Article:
Quote:
I don't really claim that adults learn as fast as children, at least not as a general rule. And perhaps I'm in denial and afraid of the decay that comes with old age (I'm thirty-eight) ;), though my only "point" was that I don't think the only relevant factor is the age of the brain.


Of course age is not the only factor. Talent, dedication, access to teaching, etc, etc, all are factors.

But age really does make a difference. Children just learn quicker and easier.

And I'm fine with that. My brain doesn't learn as quickly as at 6 years old, but at the same time it provides me with a lot of benefits that most 6 year olds don't have. Patience, foresight, social skills, the ability to make long term plans, etc. Lots of things that kids still have to learn. It is the necessary switch that your brain makes.

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Post #37 Posted: Thu Jul 29, 2010 6:40 am 
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Magicwand wrote:
...if a person (regardless of age) really want to improve i am sure they will reach high dan (5 dan).


Is there a ground for this statement?
It sounds like "anyone who really wants can win the national lottery". Of course, but only if he buys all (or most) of the available tickets.

The question is what it takes for one to reach 5d. How many games, how many books, how many mega-tsumegos per second?

It obviously differs from person to person. Therefore, I don't even believe that everyone who really wants (and tries) can reach 10kyu, let alone 5dan.

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Post #38 Posted: Thu Jul 29, 2010 6:51 am 
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entropi wrote:
Magicwand wrote:
...if a person (regardless of age) really want to improve i am sure they will reach high dan (5 dan).


Is there a ground for this statement?
It sounds like "anyone who really wants can win the national lottery". Of course, but only if he buys all (or most) of the available tickets.

The question is what it takes for one to reach 5d. How many games, how many books, how many mega-tsumegos per second?

It obviously differs from person to person. Therefore, I don't even believe that everyone who really wants (and tries) can reach 10kyu, let alone 5dan.


given proper training and studying ...anybody can reach that level.
that is my belief and probably is true.

10 kyu?? anybody can reach that in a month (given proper training).

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Post #39 Posted: Thu Jul 29, 2010 6:58 am 
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entropi wrote:
I don't even believe that everyone who really wants (and tries) can reach 10kyu, let alone 5dan.


Obviously it depends on what you mean by "everyone", and how much flexibility you demand in the surrounding circumstances.

I'm sure you'll find some people who have trouble reaching 30 kyu, because of some reason (perhaps a severe physical handicap, e.g. deaf-blind, or some mental illness). You'll also find some overworked people for whom it's just impossible to spend even half an hour a week on go.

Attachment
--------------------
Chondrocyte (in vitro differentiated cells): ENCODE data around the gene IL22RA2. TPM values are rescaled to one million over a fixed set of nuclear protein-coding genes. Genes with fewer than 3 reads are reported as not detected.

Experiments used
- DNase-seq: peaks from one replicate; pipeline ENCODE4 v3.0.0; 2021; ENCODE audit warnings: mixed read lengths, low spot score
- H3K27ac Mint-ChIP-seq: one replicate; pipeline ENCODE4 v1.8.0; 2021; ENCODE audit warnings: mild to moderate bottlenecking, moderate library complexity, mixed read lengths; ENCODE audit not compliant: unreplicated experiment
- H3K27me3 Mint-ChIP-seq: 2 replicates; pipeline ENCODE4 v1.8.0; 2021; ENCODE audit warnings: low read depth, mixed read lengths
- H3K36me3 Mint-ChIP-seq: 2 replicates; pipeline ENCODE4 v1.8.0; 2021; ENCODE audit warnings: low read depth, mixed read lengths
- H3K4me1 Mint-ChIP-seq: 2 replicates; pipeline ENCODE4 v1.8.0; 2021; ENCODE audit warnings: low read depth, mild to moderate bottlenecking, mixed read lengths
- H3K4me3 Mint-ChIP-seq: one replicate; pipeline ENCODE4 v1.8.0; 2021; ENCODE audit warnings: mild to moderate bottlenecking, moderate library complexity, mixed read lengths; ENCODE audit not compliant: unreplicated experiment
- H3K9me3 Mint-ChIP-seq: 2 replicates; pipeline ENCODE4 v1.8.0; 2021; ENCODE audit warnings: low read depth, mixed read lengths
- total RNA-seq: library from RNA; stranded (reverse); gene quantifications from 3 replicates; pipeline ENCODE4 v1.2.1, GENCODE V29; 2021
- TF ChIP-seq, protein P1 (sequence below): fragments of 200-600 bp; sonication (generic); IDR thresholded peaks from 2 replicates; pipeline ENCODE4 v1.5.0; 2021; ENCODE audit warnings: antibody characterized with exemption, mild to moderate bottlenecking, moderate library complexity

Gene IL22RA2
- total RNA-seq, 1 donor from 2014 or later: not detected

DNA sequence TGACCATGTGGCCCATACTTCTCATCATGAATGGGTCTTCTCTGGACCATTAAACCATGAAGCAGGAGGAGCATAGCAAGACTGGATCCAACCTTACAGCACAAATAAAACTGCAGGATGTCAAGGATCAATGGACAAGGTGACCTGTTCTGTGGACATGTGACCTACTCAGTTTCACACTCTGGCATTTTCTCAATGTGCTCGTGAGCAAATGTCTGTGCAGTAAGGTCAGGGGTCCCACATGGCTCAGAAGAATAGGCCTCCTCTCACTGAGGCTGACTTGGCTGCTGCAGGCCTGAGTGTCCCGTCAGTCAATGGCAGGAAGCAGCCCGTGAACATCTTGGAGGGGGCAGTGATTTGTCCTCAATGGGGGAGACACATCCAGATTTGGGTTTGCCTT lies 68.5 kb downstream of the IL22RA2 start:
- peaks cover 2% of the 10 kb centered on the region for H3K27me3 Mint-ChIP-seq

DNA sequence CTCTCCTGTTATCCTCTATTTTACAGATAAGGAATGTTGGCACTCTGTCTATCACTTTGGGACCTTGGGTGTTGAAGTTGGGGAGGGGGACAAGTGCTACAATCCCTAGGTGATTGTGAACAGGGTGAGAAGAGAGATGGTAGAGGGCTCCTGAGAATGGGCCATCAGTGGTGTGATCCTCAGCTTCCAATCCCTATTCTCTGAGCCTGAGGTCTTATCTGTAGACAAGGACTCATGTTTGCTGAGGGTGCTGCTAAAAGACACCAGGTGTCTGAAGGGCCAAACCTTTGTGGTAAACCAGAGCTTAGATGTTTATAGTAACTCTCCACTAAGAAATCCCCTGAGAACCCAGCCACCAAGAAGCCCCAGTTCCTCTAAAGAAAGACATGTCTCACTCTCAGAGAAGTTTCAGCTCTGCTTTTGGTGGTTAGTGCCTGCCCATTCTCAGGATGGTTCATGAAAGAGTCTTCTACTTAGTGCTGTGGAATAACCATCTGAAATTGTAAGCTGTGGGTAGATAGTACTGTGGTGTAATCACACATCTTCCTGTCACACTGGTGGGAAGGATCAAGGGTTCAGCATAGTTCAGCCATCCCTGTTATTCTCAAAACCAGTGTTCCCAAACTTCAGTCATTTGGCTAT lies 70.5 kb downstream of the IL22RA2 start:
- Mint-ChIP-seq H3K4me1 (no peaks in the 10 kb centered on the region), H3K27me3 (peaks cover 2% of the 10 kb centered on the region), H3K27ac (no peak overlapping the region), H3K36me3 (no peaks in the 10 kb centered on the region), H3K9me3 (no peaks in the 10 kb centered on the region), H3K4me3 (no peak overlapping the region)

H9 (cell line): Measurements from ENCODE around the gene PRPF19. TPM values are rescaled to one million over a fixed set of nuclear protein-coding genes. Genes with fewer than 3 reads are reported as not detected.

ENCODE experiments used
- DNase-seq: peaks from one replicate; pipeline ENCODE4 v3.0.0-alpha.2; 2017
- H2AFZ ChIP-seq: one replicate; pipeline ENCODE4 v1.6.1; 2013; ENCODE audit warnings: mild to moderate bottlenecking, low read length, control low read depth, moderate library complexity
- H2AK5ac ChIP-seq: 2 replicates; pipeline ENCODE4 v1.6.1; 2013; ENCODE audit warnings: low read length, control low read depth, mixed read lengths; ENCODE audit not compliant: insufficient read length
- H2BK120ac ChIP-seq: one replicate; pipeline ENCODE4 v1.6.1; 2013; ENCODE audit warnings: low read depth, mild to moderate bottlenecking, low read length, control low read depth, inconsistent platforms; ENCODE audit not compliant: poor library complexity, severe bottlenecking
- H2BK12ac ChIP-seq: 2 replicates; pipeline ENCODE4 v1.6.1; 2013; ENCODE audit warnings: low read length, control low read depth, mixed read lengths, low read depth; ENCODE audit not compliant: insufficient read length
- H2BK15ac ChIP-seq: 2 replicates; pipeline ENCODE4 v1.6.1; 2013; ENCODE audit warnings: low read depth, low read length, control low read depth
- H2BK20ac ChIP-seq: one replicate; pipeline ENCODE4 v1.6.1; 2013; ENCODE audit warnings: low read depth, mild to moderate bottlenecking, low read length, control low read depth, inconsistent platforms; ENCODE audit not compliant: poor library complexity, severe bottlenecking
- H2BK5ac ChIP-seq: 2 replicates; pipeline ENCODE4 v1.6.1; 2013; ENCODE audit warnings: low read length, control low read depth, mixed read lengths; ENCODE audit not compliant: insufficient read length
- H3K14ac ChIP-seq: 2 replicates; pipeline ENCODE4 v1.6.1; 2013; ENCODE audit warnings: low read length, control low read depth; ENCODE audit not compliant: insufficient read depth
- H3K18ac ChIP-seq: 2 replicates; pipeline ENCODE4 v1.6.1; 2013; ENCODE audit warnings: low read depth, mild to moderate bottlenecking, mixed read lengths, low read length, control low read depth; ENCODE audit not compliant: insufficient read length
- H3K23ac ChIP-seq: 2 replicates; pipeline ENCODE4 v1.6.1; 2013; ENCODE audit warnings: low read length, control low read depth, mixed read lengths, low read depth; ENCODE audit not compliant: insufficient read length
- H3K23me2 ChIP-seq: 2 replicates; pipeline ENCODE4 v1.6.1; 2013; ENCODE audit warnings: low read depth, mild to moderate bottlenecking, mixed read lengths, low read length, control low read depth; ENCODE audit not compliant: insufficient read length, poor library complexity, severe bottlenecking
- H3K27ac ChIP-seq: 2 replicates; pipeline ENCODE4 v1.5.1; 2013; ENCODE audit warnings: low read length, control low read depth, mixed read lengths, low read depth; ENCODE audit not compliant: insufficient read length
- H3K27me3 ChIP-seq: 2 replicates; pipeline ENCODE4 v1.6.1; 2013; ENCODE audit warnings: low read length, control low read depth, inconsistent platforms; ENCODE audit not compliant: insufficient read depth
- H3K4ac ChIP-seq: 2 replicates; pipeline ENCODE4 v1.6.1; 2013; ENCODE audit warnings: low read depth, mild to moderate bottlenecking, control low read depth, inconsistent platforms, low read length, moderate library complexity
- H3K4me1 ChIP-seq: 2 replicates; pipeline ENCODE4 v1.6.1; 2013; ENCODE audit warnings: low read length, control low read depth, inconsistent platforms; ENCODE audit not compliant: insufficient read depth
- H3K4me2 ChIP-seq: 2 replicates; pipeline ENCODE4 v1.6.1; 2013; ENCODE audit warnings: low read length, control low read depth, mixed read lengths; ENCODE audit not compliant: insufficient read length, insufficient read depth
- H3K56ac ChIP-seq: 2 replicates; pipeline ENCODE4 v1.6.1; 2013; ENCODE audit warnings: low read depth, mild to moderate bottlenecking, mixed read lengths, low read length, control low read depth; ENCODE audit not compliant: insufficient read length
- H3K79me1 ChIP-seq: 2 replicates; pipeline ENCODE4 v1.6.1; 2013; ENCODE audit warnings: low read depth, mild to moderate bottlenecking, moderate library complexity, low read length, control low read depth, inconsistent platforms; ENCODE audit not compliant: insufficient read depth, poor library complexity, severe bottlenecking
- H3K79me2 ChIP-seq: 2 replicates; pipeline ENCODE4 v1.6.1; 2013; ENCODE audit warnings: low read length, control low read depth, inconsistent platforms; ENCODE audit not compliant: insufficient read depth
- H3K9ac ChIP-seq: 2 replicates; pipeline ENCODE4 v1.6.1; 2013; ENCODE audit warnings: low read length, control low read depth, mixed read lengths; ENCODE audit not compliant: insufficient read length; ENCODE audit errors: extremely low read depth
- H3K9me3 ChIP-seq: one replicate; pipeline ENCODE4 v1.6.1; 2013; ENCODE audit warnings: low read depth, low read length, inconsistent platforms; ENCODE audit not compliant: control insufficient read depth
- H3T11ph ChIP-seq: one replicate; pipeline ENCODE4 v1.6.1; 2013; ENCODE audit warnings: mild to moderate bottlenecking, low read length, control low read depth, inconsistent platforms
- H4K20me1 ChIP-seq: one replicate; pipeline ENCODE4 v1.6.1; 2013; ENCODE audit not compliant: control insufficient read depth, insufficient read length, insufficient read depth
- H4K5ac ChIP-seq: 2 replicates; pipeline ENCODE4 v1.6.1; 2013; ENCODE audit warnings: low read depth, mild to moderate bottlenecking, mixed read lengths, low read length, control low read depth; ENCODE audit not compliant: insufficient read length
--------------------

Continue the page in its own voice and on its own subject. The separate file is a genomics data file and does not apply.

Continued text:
What people really mean when they say "everyone" in that context, is people without severe handicap or illness, with average spare time (let's say 40h work week plus a family with no small kids). And what people usually mean when the say it's possible is of course under the assumption that you are willing to allocate a significant amount of your spare time to it.

Under these assumptions, I think 5 dan is a reasonable estimate for what "everyone" can achieve.

EDIT: Of course it also depends on what you mean by "5 dan". EGF 5 dan would be a bit stronger than AGA 5 dan (which I assume is what Magicwand is referring to). And supposedly I'm Japanese 3 dan, so I'm not that far away from "5 dan" if that really counts ;)

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 Post subject: Re: Factor of age on learning
Post #40 Posted: Thu Jul 29, 2010 7:05 am 
Gosei
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Magicwand wrote:
entropi wrote:
Magicwand wrote:
...if a person (regardless of age) really want to improve i am sure they will reach high dan (5 dan).


Is there a ground for this statement?
It sounds like "anyone who really wants can win the national lottery". Of course, but only if he buys all (or most) of the available tickets.

The question is what it takes for one to reach 5d. How many games, how many books, how many mega-tsumegos per second?

It obviously differs from person to person. Therefore, I don't even believe that everyone who really wants (and tries) can reach 10kyu, let alone 5dan.


given proper training and studying ...anybody can reach that level.
that is my belief and probably is true.


I seriously doubt it.

There are plenty of people out there who simply don't "get" go. Their brains are apparently not wired that way. Everyone has their own strengths and weaknesses. Personally, I am really bad at learning languages. I had to learn five foreign languages in high school, and I was always struggling with them. No matter how much time and effort I put in. And at the same time I excelled at things like maths, physics and chemistry, despite the fact that I hardly put any effort into them. And there were people in my class that were exactly the other way around. Always struggling with math despite all the hours they put in, while effortlessly getting high grades on their languages.

And I think the same is true for go. Some people learn it effortlessly, others are struggling with every step ahead.